Fifty-one whales stranded on a WA beach have died as wildlife experts desperately try to save the remaining 46.
“Rescue efforts for live whales continue,” the Parks and Wildlife Service said on Wednesday.
A large pod of long-finned pilot whales was spotted huddling together and swimming perilously close to Cheynes Beach, 60km east of Albany, on Tuesday morning.
As the day progressed, the pod began moving closer to the beach, sparking the concern of Department of Biodiversity, Conservation and Attractions officers.
Moments before the stranding, crews were surprised to see the pod form a loose heart shape in the ocean, which was captured by a drone camera.
By 4pm a large stretch of the shoreline was covered in floundering mammals.
As night approached DBCA Parks and Wildlife Service staff, including Perth Zoo veterinarians and marine fauna experts, arrived and set up camp for an overnight vigil to monitor the welfare of the whales within a safety zone.
Officials initially put the number of whales involved at around 70 before the tally was lifted on Wednesday to 97.
Meanwhile, crews have been inundated by hundreds of offers to help.
“We now have enough registered volunteers and the best way to help is for members of the public to stay away from Cheynes Beach on Wednesday,” Parks and Wildlife said on its Facebook page.
There are a number of hazards in the area, including large, distressed and potentially sick whales, sharks, waves, heavy machinery and vessels.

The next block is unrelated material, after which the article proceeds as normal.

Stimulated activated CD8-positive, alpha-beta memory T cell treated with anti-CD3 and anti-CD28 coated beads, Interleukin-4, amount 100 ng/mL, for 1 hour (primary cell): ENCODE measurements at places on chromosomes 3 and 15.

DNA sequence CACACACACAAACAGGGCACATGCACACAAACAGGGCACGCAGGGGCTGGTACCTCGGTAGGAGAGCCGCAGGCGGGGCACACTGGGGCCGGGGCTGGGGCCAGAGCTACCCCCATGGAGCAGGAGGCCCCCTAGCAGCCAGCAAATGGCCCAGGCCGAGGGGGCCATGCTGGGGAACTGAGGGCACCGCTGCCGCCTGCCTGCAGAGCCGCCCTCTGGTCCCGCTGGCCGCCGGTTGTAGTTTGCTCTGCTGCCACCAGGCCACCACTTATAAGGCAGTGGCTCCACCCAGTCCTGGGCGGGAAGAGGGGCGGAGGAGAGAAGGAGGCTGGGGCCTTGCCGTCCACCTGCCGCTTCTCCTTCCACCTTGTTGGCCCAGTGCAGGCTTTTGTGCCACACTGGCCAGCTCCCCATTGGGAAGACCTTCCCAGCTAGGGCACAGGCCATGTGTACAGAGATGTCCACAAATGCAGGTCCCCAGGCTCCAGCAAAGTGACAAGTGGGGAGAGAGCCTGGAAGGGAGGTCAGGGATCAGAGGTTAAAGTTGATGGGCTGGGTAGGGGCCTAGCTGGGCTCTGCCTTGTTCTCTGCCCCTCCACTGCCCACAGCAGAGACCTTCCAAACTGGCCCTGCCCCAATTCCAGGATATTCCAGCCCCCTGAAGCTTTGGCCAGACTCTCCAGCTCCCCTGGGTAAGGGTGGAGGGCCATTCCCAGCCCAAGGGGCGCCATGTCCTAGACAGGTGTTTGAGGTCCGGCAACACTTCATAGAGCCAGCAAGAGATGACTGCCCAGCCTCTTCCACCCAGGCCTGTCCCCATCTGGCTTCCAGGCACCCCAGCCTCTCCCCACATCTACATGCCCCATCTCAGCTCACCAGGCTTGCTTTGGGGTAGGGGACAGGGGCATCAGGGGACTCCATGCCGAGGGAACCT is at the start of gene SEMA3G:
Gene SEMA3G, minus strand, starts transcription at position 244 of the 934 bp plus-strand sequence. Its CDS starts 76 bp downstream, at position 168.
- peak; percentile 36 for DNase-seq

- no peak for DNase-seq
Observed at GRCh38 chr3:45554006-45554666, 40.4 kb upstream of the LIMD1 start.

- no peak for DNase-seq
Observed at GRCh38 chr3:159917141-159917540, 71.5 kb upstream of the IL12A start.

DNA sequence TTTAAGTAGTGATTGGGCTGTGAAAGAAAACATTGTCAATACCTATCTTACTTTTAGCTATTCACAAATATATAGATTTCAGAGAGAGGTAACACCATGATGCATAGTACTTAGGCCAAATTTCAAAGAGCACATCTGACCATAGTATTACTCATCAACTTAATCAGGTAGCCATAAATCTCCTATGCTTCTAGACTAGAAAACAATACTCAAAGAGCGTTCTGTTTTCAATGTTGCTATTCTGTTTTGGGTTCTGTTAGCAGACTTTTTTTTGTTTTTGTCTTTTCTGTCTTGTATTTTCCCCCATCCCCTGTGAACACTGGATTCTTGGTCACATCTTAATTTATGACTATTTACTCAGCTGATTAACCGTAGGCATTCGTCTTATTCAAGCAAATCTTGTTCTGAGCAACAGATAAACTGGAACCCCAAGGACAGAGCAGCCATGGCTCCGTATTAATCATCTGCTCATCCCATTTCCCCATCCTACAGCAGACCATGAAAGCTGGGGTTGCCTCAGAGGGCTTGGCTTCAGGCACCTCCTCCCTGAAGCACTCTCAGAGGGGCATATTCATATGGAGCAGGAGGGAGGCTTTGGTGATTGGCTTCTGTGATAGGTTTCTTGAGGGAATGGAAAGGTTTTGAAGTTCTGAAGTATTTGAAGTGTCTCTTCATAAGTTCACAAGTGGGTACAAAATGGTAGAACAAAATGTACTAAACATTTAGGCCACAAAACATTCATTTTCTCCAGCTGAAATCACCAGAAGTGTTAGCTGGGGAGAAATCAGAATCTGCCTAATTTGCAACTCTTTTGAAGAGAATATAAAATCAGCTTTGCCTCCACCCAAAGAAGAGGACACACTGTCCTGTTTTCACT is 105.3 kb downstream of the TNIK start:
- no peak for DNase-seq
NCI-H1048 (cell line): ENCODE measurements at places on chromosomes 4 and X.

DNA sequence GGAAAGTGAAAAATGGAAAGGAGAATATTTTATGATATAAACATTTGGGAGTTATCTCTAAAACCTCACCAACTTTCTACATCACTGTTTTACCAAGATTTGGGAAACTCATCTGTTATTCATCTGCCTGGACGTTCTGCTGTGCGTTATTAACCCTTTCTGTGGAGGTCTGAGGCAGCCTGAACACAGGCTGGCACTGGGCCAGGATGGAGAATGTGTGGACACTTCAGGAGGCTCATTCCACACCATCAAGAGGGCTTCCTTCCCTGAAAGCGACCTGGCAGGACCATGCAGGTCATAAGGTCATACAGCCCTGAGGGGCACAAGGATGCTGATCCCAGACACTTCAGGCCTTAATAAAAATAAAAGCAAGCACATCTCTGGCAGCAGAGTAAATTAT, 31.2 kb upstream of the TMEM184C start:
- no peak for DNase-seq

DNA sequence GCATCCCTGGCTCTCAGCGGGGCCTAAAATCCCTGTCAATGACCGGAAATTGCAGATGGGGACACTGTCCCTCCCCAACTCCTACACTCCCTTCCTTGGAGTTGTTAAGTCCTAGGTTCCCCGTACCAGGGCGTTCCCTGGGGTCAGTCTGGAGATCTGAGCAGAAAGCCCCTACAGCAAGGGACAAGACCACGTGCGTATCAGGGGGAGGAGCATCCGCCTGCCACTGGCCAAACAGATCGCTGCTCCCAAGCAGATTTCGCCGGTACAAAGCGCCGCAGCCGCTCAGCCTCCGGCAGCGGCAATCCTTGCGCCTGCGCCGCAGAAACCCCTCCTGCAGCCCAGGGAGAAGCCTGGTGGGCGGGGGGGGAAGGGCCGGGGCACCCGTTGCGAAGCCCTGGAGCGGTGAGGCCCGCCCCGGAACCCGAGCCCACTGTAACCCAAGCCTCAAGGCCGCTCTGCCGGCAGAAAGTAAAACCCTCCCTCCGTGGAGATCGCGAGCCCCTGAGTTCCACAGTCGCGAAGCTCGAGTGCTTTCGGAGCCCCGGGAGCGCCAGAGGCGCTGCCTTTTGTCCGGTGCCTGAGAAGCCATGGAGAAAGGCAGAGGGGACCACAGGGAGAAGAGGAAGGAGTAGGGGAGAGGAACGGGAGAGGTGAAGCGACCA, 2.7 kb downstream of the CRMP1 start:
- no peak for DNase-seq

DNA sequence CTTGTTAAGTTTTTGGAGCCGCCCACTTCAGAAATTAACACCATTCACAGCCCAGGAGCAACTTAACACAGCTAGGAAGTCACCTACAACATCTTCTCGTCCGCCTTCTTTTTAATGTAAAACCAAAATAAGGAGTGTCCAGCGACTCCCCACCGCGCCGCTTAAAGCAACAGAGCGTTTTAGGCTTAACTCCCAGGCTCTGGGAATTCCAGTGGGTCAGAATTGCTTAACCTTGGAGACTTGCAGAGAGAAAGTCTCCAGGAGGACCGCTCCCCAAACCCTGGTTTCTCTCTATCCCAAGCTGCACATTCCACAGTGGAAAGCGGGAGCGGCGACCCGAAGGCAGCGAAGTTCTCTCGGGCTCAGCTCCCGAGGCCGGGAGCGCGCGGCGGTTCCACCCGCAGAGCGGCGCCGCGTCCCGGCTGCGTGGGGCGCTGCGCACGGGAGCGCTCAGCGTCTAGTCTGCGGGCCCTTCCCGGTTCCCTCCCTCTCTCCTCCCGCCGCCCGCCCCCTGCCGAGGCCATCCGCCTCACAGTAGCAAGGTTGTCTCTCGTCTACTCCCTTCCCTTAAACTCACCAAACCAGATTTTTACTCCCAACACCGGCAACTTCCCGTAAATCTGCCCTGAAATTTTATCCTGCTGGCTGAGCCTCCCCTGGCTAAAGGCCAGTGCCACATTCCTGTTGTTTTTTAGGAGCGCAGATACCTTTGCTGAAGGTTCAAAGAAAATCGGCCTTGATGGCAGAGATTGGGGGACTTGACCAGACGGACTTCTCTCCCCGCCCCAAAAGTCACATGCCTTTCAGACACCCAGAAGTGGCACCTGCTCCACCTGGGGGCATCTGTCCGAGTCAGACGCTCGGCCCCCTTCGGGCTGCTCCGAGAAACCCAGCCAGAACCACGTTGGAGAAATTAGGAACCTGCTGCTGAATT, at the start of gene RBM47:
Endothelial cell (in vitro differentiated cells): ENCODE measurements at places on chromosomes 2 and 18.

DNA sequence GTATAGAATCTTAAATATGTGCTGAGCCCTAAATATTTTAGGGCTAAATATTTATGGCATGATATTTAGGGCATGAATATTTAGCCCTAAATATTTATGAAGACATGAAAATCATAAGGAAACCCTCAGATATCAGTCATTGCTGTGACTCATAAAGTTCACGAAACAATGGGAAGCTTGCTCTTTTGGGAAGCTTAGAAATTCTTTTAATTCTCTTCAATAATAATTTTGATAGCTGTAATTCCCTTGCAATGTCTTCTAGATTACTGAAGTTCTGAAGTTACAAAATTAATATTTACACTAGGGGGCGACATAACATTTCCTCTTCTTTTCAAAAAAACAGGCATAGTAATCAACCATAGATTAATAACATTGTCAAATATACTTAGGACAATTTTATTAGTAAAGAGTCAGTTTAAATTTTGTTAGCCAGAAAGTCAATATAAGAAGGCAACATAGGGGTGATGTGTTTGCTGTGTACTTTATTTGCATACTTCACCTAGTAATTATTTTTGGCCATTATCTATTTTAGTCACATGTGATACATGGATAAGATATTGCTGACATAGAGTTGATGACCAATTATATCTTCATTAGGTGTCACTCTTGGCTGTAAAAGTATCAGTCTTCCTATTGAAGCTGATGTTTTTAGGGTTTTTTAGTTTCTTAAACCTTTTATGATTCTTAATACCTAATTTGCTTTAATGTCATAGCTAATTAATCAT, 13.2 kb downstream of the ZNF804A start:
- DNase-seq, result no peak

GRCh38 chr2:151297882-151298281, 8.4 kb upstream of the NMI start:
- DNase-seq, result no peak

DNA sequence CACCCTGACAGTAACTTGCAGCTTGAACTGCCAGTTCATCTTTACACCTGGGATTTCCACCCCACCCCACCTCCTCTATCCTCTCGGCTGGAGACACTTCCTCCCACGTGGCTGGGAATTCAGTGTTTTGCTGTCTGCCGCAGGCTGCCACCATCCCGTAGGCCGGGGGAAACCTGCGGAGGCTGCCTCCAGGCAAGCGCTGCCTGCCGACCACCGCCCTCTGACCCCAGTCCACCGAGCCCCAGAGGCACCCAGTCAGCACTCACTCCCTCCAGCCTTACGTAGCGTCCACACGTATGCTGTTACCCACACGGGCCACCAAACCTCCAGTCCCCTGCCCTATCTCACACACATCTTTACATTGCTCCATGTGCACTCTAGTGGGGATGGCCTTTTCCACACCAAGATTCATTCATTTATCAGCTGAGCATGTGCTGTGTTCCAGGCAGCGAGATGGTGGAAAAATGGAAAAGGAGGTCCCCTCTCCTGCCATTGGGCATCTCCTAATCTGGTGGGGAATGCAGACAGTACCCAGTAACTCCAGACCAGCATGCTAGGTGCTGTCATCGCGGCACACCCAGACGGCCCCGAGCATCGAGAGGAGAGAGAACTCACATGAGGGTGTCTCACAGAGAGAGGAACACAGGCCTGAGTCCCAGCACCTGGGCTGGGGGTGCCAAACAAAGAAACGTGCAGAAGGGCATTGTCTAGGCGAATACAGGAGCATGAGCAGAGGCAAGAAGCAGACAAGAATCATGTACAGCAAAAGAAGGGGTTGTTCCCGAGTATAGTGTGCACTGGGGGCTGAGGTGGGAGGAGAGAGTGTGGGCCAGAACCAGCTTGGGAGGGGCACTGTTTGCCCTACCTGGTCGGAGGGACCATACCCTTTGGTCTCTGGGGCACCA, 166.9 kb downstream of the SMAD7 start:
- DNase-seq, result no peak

Wildlife experts have speculated the unusual behaviour of the whales could be an indicator of stress or illness within the pod.
Macquarie University wildlife scientist Vanessa Pirotta says it remains a mystery as to why whales strand themselves.
“The fact that they were in one area very huddled, and doing really interesting behaviours and looking around at times suggests that something else is going on that we just don’t know,” she told AAP.
What sets this event apart from previous strandings is the availability of drone footage showing the animals before they stranded themselves.
“The footage alone of the whales huddled in that area in that type of behaviour is highly unusual, and is an interesting one. These animals are largely an offshore species.”
Analysing the drone footage, Dr Pirotta said it could potentially be a sick whale or the pod could have been disorientated but it was unlikely they were trying to avoid predators.
Pilot whales are highly social animals and maintain complex familial relationships with their pods from birth.
“They often have a follow-the-leader type mentality, and that can very much be one of the reasons why we see stranding of not just one but many individuals,” Dr Pirotta said.
Pic credit: Albany Advertiser